Saturday, November 13, 2010

Weekend Cooking: Baumtorte from Mr Rosenblum's List by Natasha Solomons

This week I have been reading the absolutely delightful Mr Rosenblum's List by Natasha Solomons. It's funny, moving, magical and so much more. There have been so many parts that I could have quoted from in addition to the two that I chose for my Teaser Tuesday post this week. As soon as I read the second half of Chapter 11, I knew that I wanted to do a Weekend Cooking post about it, even though I had already written my post for this week (which I have rescheduled for next weekend!) and even though I know that there has already been at least one Weekend Cooking post about this book.

To be honest, I could have quoted about 5 consecutive pages from this chapter, but instead here are some selected quotes touching on the themes of food, memories and emotions. To set the scene, Sadie and Jack are German Jews who emigrated to the UK in 1937, leaving behind their family who disappeared during World War II. One of Sadie's prized possessions is the well loved and well used recipe book from her mother, and this is the first time that Sadie has taken it out of the box she keeps it in to cook from it;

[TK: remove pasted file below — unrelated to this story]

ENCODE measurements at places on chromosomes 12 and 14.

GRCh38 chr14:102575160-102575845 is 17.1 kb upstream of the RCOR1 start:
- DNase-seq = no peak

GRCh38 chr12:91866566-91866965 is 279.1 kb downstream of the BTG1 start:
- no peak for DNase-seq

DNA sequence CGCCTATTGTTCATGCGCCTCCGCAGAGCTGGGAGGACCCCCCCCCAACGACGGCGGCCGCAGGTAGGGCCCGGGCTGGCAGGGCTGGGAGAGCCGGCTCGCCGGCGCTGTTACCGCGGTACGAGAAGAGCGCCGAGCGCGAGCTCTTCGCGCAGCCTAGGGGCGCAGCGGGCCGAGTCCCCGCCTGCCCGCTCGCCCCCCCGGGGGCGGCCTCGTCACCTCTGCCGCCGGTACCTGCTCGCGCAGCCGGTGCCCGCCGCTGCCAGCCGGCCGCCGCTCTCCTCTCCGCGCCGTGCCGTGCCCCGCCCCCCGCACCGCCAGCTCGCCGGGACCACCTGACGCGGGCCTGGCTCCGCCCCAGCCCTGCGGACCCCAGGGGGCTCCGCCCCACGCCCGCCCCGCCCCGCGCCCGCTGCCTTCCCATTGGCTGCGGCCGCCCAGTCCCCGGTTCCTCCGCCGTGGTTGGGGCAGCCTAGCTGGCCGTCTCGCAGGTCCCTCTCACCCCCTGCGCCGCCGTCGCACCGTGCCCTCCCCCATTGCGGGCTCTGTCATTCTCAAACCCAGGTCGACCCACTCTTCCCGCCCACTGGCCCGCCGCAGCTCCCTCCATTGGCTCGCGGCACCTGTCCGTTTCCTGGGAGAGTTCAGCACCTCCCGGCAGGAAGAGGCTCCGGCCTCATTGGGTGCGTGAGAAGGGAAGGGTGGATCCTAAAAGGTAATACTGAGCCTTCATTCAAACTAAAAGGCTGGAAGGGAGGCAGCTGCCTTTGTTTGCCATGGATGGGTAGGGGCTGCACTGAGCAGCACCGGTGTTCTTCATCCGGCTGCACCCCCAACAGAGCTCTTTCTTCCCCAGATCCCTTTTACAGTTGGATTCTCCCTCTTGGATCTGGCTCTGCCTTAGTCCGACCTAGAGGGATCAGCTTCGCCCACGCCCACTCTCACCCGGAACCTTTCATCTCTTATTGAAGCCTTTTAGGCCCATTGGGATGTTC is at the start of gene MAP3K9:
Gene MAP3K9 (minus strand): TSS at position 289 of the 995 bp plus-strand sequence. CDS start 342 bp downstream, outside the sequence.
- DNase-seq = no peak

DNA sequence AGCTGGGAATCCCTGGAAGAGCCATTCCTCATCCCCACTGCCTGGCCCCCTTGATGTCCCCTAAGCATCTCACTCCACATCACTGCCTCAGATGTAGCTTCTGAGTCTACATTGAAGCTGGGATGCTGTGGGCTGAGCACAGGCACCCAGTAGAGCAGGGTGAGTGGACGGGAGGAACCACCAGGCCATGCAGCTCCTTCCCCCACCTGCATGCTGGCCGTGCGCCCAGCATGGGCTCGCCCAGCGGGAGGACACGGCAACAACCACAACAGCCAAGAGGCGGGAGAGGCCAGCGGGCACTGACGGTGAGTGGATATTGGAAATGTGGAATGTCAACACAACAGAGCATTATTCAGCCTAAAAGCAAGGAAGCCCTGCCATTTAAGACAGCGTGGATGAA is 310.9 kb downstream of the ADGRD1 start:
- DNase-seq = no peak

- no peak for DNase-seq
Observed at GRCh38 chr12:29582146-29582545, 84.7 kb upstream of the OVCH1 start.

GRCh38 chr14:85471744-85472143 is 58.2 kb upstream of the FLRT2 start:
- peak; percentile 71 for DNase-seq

Sadie stroked the battered volume. The spine was coming away and the cloth loose, and she glanced through the index, neatly inscribed in her mother's curling hand and smudged with mixtures from a hundred meal times, until she found the one she wanted: 'Baumtorte'- part of a category called 'cakes to help you remember'. Unlike Jack Sadie preferred German to English because she like the literal meanings of the words; they were put together like tiny building blocks and felt good in her mouth as she said them. 'Baumtorte' was a good word, meaning tree (Baum) cake (Torte), since it is made of layers like the rings of a tree, Sadie, like her mother and grandmother before her, had baked a Baumtorte whenever she needed to remember. She'd baked a cake after Jack kissed her for the first time that December night, another when he proposed (in a noisy train carriage on the way back from Frankfurt, so she couldn't hear him and he had to repeat himself), another when they were stripped of German citizenship and one more after Elizabeth was born. She made the last one with Mutti on the day they received their exit visas. They'd asked for six (Jack, Sadie, Elizabeth, Mutti, Papa and Emil) but there were only three. They hadn't cried - they'd baked a Baumtorte. (page 140)